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5 Comments

  • ecto | February 24, 2013 7:36 PMReply

    where is the rest of the list?

  • Lauren | February 24, 2013 5:51 PMReply

    More predictions here! Not a professional critic; just a woman with a passion for film and a lot of time on her hands! http://livingfastlivingstrong.wordpress.com/2013/02/22/and-the-oscar-goes-to/

  • May Jailer | February 23, 2013 1:14 PMReply

    I thought The Master was a fantastic movie, and the acting was outstanding. I'm glad to see it's actors have been recognized by The Academy, but it saddens me that Amy Adams in particular will not take home the Oscar. It's also a shame when looking at the case of Daniel Day Lewis and Phoenix, both were excellent, maybe Day Lewis slightly better, but i would love to see Phoenix finally take home the award.

  • Patrik | February 23, 2013 4:22 AMReply

    Interesting to see that critics seem to think The Master should win in the categories
    it's nominated. I could not agree more. It's a shame that for example Philip Seymour Hoffman doesn't seem to beat the much less fantastic, overrated Tommy Lee Jones.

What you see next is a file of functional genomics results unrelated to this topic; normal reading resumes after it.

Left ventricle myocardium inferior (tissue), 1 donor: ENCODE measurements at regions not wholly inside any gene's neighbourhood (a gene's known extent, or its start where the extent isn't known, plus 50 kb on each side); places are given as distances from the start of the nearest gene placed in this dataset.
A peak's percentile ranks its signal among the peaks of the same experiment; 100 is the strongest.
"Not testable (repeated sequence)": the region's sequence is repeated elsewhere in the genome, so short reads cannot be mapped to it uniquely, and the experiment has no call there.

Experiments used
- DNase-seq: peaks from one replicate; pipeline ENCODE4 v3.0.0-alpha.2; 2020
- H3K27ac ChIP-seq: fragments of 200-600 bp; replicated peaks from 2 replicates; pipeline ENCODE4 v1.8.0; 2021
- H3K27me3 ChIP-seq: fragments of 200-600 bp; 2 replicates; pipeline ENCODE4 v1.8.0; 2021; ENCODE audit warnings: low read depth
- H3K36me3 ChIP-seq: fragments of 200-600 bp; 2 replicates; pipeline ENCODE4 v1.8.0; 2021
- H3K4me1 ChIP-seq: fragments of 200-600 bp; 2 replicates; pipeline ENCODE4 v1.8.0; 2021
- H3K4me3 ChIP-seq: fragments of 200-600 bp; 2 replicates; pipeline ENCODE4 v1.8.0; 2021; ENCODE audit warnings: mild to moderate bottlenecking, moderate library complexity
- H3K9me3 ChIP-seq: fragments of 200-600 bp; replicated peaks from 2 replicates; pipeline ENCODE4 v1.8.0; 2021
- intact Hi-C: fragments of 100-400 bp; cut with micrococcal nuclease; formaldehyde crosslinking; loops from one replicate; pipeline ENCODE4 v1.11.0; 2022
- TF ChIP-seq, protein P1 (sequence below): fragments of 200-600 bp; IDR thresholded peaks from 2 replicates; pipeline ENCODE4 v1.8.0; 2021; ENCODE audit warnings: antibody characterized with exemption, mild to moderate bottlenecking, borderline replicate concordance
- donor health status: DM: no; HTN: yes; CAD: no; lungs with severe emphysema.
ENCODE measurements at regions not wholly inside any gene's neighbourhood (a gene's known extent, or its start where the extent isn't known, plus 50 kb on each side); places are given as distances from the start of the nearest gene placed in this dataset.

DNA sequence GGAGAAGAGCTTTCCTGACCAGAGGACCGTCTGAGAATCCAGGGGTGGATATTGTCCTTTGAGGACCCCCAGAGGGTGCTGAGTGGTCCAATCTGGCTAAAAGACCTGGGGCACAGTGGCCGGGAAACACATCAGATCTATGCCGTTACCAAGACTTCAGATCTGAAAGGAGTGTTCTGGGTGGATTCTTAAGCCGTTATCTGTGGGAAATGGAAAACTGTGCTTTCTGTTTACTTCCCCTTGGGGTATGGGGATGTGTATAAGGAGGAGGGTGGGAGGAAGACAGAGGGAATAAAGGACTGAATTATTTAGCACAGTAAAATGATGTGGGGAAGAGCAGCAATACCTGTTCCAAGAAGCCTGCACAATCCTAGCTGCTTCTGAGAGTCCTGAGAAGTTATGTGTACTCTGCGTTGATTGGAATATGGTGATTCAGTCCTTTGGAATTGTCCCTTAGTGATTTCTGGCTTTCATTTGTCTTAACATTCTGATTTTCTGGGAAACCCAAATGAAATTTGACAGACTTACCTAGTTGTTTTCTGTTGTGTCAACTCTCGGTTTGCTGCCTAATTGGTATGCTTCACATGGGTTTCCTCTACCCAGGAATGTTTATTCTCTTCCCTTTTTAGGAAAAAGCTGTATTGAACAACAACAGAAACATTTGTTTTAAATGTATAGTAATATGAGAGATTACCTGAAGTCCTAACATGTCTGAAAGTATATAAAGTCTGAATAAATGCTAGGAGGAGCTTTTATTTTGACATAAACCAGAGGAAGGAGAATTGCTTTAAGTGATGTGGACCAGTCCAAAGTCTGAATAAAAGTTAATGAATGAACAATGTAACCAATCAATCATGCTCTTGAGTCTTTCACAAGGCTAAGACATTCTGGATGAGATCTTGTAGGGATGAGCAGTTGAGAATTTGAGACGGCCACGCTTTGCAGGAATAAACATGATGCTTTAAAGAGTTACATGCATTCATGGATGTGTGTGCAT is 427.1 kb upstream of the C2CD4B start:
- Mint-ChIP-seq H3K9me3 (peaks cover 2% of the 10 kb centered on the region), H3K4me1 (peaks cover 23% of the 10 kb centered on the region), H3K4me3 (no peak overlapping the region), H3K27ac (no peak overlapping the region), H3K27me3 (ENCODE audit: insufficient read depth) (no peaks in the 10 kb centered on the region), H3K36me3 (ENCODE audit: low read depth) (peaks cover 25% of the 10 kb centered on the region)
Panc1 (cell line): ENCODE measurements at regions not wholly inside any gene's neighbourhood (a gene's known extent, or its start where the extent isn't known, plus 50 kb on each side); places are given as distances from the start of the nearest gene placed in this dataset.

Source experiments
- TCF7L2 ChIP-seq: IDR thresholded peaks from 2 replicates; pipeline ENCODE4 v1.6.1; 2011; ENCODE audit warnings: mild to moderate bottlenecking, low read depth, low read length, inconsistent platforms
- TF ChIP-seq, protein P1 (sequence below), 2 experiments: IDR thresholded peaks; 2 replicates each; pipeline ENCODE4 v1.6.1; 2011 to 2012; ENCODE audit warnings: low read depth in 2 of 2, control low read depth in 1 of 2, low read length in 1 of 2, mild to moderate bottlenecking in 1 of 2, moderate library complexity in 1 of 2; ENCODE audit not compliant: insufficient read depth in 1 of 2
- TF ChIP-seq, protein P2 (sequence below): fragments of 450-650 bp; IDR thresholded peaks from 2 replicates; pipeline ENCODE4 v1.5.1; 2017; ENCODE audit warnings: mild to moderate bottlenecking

Daniel Day-Lewis on the other hand steals the show all the time in Lincoln and is a much more worthy predicted winner compared to TLJ. Though, in my opinion, Phoenix stretches himself a bit further in The Master.

    When it comes to best picture I think that in a perfect world "fantastic" movies like Django Unchained and Silver Linings Playbook would take home this award. But in the world we live in today it's only the "good" movies like Argo and Lincoln that will propably win. And also the unoriginal, terrible bore of a movie, Les Miserables seem to have a better shot at the top prize than for example Django Unchained.